California Man Sues Vegas Casino for $500K Gambling Debt, Couple Keeps $10 Million Gold Coin Find

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Jeffrey Johnson is a legal writer with a focus on personal injury. He has worked on personal injury and sovereign immunity litigation in addition to experience in family, estate, and criminal law. He earned a J.D. from the University of Baltimore and has worked in legal offices and non-profits in Maryland, Texas, and North Carolina. He has also earned an MFA in screenwriting from Chapman Univer...

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UPDATED: Mar 11, 2014

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Two high dollar stories coming from California this week feature a $500K gambling debt accrued under suspicious circumstances, and a fortunate couple cashing in on their unlikely $10 million find. 

Drunk Gambler Sues Casino over $500K in Losses

California native Mark A. Johnston has filed a lawsuit against the Downtown Grand Las Vegas hotel in an effort to nullify a $500,000 gambling debt he accrued while he was allegedly intoxicated.  Claiming that he suffered an alcohol induced blackout during a 17-hour gambling binge, Mr. Johnston and his attorneys argue that his debt was accrued unfairly and in violation of Nevada law.  In response to those who would dismiss his suit as the cry of a sore loser, Mr. Johnston insists that the reason he is taking legal action is because the Downtown Grand continued to serve him alcohol until his intoxication reached dangerous levels, and took advantage of his condition by permitting him to continue gambling.  Equating his situation to a drunk victim of a pickpocket, Mr. Johnston claims that he can absorb the $500,000 losses, but will not tolerate the casino’s failure to satisfy the responsibility it has to its patrons.

Under the regulations that Nevada casinos must follow, Mr. Johnston may have a legitimate claim.  Nevada law prohibits casinos from “permitting persons who are visibly intoxicated to participate in gaming activity,” and from providing complimentary alcohol to persons who are clearly under the influence of alcohol.  According to Mr. Johnston, he was noticeably drunk as evidenced by his slurred speech, his inability to keep a hold of his chips, and his unusual gambling behavior.  Witnesses to his evening have stepped forward to verify his condition, and the Downtown Grand now faces an investigation from the Nevada Gaming Control Board, which will determine if the casino employees failed in their duty to prevent a clearly drunk patron from causing harm to himself.

Nevada’s law holding the casino responsible for drunk patrons is nothing unusual within the legal community.  In some states, bars can be held legally responsible for damages if employees continue to serve visibly drunk customers, or allow them to drive home upon leaving the establishment.  It is not uncommon for the law to hold businesses responsible for the actions of drunk customers, providing employees had an opportunity recognize the level of intoxication and either continued to serve the patron, or did nothing to prevent them from taking obvious risks.  Establishments that serve alcohol have a heightened standard of responsibility to their customers, and Mr. Johnston hopes that the Downtown Grand’s failure to cut him off will not only eliminate his $500,000 gambling debt, but send a message to Las Vegas casinos that the rules regarding treatment of drunk patrons must be followed.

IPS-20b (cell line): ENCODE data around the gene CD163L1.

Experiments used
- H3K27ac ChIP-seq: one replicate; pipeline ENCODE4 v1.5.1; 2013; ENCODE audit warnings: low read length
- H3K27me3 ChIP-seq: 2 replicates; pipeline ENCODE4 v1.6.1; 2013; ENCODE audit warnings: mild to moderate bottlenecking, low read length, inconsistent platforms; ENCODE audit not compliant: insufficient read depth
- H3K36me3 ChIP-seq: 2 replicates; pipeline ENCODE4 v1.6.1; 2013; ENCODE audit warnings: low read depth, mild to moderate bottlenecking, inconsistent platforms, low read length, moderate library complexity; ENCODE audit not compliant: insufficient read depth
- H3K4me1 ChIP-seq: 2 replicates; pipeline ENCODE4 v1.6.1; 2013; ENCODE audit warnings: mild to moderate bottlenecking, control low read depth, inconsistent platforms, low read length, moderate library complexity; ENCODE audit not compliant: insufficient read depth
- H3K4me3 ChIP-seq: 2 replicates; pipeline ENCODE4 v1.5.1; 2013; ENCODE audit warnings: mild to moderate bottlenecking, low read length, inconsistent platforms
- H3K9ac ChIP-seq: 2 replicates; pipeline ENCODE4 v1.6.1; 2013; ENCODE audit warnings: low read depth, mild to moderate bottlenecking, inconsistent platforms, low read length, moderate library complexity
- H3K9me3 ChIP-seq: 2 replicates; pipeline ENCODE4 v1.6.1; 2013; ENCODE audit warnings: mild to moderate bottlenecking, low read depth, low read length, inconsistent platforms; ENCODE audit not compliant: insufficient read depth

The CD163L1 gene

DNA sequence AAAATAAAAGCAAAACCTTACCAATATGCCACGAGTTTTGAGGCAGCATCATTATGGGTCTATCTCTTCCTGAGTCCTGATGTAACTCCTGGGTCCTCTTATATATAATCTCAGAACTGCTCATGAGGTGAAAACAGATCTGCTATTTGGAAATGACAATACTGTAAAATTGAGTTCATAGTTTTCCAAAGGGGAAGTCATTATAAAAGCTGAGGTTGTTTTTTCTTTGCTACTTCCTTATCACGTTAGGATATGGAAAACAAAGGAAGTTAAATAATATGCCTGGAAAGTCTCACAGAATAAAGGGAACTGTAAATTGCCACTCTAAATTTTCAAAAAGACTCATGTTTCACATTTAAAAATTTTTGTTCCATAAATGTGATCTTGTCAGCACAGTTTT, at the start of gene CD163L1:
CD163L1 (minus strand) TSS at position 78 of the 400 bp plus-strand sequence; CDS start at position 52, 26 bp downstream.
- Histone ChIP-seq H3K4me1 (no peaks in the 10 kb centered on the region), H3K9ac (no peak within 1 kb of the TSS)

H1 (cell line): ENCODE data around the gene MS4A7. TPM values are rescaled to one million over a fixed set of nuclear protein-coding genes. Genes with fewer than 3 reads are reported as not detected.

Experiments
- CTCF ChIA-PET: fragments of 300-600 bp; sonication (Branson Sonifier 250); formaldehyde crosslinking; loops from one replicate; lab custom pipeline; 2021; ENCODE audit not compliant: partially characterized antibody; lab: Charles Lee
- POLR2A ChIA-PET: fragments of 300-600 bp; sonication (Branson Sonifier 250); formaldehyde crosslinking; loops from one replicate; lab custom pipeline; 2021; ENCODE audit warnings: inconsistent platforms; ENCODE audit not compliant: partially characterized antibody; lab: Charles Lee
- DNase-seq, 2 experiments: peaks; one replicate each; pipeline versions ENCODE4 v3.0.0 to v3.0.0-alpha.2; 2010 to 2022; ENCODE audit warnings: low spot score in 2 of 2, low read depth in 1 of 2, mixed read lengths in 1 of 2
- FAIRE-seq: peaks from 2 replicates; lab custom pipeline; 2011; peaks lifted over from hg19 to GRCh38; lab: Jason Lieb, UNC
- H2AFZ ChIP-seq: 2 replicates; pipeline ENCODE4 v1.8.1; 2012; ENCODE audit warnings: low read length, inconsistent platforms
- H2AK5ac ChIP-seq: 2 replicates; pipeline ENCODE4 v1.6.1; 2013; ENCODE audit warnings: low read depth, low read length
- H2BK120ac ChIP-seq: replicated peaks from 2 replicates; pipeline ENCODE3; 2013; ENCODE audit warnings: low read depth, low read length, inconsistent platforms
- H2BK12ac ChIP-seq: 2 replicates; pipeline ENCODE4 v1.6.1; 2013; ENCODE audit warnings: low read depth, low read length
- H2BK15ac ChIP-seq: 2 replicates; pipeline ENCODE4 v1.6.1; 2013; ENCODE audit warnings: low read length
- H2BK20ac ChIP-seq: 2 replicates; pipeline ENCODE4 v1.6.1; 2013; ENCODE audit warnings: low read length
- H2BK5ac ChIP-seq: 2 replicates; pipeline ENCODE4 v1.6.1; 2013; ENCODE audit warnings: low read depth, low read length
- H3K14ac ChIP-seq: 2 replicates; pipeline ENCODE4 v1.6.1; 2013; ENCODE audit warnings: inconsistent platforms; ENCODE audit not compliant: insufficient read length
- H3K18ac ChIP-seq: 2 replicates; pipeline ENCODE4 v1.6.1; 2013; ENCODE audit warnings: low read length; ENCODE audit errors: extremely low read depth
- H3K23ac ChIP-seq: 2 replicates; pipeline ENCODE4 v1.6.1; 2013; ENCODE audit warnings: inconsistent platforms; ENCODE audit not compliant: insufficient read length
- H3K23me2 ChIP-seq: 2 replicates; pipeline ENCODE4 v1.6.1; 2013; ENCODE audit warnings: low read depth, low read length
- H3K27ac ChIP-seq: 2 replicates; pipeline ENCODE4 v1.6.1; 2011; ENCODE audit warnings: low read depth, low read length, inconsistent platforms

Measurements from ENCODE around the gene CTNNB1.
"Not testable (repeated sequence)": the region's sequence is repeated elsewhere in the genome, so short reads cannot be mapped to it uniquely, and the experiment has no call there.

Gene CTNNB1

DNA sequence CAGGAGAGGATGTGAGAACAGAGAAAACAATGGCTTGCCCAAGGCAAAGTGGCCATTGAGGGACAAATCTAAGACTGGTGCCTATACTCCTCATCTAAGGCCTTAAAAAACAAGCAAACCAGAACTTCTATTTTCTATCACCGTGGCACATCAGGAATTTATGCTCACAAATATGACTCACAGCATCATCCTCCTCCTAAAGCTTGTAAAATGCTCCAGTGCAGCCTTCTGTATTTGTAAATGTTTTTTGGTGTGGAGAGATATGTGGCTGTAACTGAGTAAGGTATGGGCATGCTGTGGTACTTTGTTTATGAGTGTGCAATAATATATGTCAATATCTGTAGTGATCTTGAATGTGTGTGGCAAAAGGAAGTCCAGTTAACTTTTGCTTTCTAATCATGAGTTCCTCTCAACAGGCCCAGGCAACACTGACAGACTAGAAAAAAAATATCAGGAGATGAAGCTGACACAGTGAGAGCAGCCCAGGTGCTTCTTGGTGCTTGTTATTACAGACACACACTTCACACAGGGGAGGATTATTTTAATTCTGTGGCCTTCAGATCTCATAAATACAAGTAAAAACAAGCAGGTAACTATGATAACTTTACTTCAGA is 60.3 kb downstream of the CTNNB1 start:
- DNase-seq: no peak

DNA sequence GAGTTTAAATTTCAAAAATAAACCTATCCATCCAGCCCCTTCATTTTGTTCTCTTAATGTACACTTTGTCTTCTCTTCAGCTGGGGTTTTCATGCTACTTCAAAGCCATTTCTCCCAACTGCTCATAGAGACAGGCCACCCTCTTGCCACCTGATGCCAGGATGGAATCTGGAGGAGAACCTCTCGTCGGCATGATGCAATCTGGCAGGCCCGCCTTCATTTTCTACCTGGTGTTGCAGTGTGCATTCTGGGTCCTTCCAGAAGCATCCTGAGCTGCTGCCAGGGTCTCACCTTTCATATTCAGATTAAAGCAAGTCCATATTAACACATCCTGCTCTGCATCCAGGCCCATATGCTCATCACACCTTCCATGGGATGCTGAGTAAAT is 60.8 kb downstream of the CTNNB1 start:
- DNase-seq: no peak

Couple’s $10 Million Coin Find a Case Study for Finders-Keepers Law

Earlier this year, a California couple came forward with a claim to coins found on their property worth over $10 million.  The coins were discovered over a year ago by the couple while walking the family dog on their property, and the pair spent the last year working with lawyers and rare coin experts to determine the value of the find and the legal issues of who held claim to the prize.  Time Magazine produced a comprehensive write up on the law of found property, but in general the law rewards the finder of lost property with ownership, but where the property was found and the circumstances of its abandonment will influence the legal claim.

In the California case, the couple’s path to legal ownership was made significantly easier by the fact that is was found on property they owned, and the coins could not be traced to another owner.  Had another potential owner come forward with a claim to the coins, he or she would have to clearly prove their claim and demonstrate that the prize was not intentionally abandoned – a legal hurdle that is not easy to jump over.  When property is found on a public space, or when another party has claim to either the land the property was found on or the property itself, cases involving found property become very complicated and require difficult determinations of whose claim is the strongest.

Worth noting in the case of the $10 million coins – the IRS will certainly exercise its claim to a large percentage of the value, proving that no matter who ends up with found property the government will always get its share.

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